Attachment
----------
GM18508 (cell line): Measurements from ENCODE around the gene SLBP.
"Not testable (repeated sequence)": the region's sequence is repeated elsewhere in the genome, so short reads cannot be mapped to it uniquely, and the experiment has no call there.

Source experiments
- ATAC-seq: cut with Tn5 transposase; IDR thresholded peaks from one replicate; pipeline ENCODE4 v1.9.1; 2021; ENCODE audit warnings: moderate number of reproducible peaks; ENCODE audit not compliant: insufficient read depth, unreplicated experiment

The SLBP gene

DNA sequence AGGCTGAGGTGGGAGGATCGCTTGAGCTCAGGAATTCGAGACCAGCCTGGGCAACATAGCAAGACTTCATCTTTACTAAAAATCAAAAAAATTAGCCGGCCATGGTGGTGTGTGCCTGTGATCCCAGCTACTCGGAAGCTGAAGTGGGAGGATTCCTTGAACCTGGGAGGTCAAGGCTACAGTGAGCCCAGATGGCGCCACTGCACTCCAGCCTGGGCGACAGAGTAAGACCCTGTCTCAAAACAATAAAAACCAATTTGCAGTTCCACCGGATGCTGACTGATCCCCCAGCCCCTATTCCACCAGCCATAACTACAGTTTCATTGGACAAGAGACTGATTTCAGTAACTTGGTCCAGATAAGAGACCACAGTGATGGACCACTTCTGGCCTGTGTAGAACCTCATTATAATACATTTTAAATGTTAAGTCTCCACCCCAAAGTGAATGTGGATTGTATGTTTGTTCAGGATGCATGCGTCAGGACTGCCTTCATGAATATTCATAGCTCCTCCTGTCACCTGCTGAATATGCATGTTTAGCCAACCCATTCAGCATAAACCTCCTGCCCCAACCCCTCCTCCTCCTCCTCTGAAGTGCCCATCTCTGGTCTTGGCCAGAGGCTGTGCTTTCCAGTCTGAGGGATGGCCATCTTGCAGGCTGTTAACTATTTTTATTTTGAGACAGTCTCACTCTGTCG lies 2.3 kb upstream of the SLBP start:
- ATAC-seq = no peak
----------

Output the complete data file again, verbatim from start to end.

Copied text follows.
GM18508 (cell line): Measurements from ENCODE around the gene SLBP.
"Not testable (repeated sequence)": the region's sequence is repeated elsewhere in the genome, so short reads cannot be mapped to it uniquely, and the experiment has no call there.

Source experiments
- ATAC-seq: cut with Tn5 transposase; IDR thresholded peaks from one replicate; pipeline ENCODE4 v1.9.1; 2021; ENCODE audit warnings: moderate number of reproducible peaks; ENCODE audit not compliant: insufficient read depth, unreplicated experiment

The SLBP gene

DNA sequence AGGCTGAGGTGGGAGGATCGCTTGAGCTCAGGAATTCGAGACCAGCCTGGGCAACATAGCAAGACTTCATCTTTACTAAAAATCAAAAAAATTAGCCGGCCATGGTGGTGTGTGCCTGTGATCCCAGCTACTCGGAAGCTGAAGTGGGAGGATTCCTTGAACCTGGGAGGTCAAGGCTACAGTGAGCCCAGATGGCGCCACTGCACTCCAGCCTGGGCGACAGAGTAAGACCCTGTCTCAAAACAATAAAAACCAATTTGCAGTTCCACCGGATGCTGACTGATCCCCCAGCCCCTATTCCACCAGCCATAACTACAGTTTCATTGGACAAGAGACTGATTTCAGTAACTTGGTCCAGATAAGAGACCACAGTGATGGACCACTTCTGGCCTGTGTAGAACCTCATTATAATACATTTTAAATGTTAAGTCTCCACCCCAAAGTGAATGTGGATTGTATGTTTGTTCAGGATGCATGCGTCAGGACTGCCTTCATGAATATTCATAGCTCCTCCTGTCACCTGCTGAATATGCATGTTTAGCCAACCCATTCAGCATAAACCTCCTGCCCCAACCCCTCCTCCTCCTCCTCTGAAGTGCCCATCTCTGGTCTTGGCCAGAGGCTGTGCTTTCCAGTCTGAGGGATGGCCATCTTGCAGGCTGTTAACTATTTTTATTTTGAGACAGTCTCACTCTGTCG lies 2.3 kb upstream of the SLBP start:
- ATAC-seq = no peak